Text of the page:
In his earlier Coin World column, Dave Bowers wrote:
Now in print, John J. Ford, Jr., and the “Franklin Hoard” — containing extensive Ford correspondence, invoices and other material — reveals that Ford created many fabrications — saying one thing about the pedigree or origin of a newly discovered item to one buyer and something different to another buyer.
The John J. Ford Jr. delineated by Karl Moulton is not the John that I thought I knew.
I still like to think that John was very good to me over a long period of time. He helped me with much research in Colonials, early American coins, tokens and other specialties. And, without question, his New Netherlands catalogs were and are magnificent. Let me suggest that he was 90 percent good for the hobby and 10 percent negative and self-destructive.
Not surprisingly, some E-Sylum readers had different assessments. One would put the good/bad mix at 50/50. Here's what some others had to say.
Tom Fort writes:
I read last week's edition of The E-Sylum with great interest, but I am afraid that I must strongly disagree with Mr. Bowers’ statement that John Ford ‘was 90 percent good for the hobby and 10 percent negative and self-destructive.’ If Moulton’s monograph is correct — I have not read the book and its subject is far outside my area of interest and expertise — then Ford was a criminal forger who profited from the intentional deception of his clients over a number of years. This in turn casts into doubt the accuracy of all of his published works. [some years ago I wrote a list of those I was able to track down: “A bibliography of the published works of John J. Ford Jr.,” The Asylum 23 (2005), pp. 117-120.]
All of Ford’s work, whether in the form of auction catalogues or articles must now be checked due his criminal activity. After all, how can one trust the word of a man who created numismatic forgeries and sold them to clients? Whatever the depth of his knowledge, Ford used it to fool collectors, dealers and researchers so that he might profit from these deceptions. The damage he inflicted on clients (financial) and researchers (intellectual), is incalculable. Moulton’s book portrays Ford as a highly knowledgeable confidence man. The fact that Mr. Bowers and others still respect Ford and his work is evidence that the con is still working.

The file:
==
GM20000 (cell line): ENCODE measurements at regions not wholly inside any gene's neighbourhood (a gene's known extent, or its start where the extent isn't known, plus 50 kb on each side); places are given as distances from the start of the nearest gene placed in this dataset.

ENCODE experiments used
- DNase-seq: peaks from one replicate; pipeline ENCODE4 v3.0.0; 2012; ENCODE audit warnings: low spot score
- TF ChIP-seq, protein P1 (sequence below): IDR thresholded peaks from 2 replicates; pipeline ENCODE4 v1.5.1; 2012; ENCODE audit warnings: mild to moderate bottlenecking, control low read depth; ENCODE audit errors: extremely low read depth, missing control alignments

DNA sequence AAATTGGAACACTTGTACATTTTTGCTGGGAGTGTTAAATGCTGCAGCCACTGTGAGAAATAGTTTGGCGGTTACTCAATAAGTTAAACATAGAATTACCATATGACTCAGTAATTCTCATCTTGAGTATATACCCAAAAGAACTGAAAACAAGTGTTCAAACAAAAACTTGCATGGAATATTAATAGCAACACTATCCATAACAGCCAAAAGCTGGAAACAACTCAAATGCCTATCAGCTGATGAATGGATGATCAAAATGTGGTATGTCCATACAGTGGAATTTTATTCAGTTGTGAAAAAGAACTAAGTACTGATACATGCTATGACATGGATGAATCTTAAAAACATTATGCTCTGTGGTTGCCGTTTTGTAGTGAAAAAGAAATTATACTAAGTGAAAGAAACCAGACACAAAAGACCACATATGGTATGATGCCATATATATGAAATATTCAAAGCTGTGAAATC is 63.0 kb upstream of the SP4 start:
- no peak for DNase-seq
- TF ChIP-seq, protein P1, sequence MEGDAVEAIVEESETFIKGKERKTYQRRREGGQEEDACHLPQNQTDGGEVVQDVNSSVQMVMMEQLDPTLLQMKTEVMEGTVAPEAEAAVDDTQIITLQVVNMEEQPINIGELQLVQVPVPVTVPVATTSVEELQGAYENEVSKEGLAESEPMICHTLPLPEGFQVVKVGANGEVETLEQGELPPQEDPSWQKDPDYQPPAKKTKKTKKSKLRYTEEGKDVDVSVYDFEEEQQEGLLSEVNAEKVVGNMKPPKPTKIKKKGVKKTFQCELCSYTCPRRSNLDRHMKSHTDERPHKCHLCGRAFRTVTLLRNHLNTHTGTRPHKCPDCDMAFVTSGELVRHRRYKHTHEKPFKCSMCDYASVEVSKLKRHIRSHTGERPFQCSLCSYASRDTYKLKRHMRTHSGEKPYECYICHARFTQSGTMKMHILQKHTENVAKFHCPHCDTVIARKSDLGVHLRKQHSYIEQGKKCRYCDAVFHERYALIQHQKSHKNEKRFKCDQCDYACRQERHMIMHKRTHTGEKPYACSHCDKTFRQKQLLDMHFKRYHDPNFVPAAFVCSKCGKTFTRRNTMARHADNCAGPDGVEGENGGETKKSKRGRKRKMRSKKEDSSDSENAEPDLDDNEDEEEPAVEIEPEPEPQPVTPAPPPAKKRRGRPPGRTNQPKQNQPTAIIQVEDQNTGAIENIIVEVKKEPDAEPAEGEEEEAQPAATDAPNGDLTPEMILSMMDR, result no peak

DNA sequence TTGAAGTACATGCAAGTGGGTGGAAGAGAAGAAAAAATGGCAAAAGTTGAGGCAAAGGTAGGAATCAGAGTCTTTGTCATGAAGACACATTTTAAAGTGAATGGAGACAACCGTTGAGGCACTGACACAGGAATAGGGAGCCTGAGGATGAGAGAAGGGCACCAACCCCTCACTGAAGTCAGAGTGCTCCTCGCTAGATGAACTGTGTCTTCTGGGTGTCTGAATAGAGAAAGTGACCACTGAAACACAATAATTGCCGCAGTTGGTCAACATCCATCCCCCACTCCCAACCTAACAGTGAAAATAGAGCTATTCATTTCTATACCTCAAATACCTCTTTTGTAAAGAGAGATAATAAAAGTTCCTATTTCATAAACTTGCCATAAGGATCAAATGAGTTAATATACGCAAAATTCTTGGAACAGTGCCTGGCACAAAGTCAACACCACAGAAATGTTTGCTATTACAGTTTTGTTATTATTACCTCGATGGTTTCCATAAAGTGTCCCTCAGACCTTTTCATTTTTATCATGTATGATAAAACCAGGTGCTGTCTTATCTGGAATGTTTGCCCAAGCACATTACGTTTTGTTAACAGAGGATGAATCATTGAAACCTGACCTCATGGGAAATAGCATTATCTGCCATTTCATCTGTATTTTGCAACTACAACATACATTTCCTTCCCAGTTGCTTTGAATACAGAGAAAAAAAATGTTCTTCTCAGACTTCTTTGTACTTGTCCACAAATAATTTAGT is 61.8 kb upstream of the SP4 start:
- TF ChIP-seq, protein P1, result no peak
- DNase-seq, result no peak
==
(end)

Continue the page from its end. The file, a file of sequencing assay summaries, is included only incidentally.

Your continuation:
David Gladfelter writes:
I don’t think there will ever be a “final word” on John J. Ford. Jr.
This person was a respected numismatist who built a unique collection, memorialized in 21+ elaborate catalogs that advanced the state of the art of auction cataloging. John W. Adams has called him “world-class”. Yet, according to facts now public, Ford did engage in dishonest conduct, and on top of that, did deceive those who were duped by his acts.
It’s easy for one to get up on a high horse to protest, but Ford is not the only respected numismatist with feet of clay. Walter Breen and R. H. Burnie immediately come to mind. The ANA Code of Ethics requires its members “to represent a numismatic item to be genuine only when, to the best of [his/her] knowledge and belief, it is authentic.” The Code requires dealer members “to not knowingly handle for resale forgeries, counterfeits, unmarked copies, altered coins or other spurious numismatic merchandise that is not clearly labeled as such.” In my experience, in virtually every numismatic transaction in which I have participated, these principles have been followed. Of course, you must know your subject to take part in such transactions.
So what value does one place on honesty and truthfulness? To try to answer that question is like trying to nail the proverbial jello to the wall. Anyone’s factual representations should be taken as open to scrutiny – in numismatics we are correcting errors all the time. Of course fraud should be exposed. So agree with Ford where he’s right. As for his deceptions, the chips are now falling.
Michael Sanders writes:
After reading the review of the book about John J. Ford and the counterfeit western coins and ingots I was really depressed. Rumors have circulated for years about the bogus nature of these items and Ford's involvement in their marketing. So Ford was a counterfeiter. I thought about my friendship with Walter Breen who turned out to be a pedophile. When you add all of the coin dealers and promoters from the past that were self-serving manipulators and outright liars, I saw the dark side of our beloved hobby.
Then the sun began to shine. I began to think about all of those involved in Numismatics today. Yes, there are some crooked individuals out to make a buck at the expense of others. However, virtually all of the numismatists that I come in contact today with are honest and trustworthy. They are more than willing to share their knowledge and experience even though there is no immediate profit for them.
It is amazing how the charlatans are weeded out and the honest people remain, continuing to grow and prosper. Bravo to the good guys (and women)!
To read the earlier E-Sylum article, see:
DAVE BOWERS' FINAL WORD ON JOHN J. FORD
Wayne Homren, Editor
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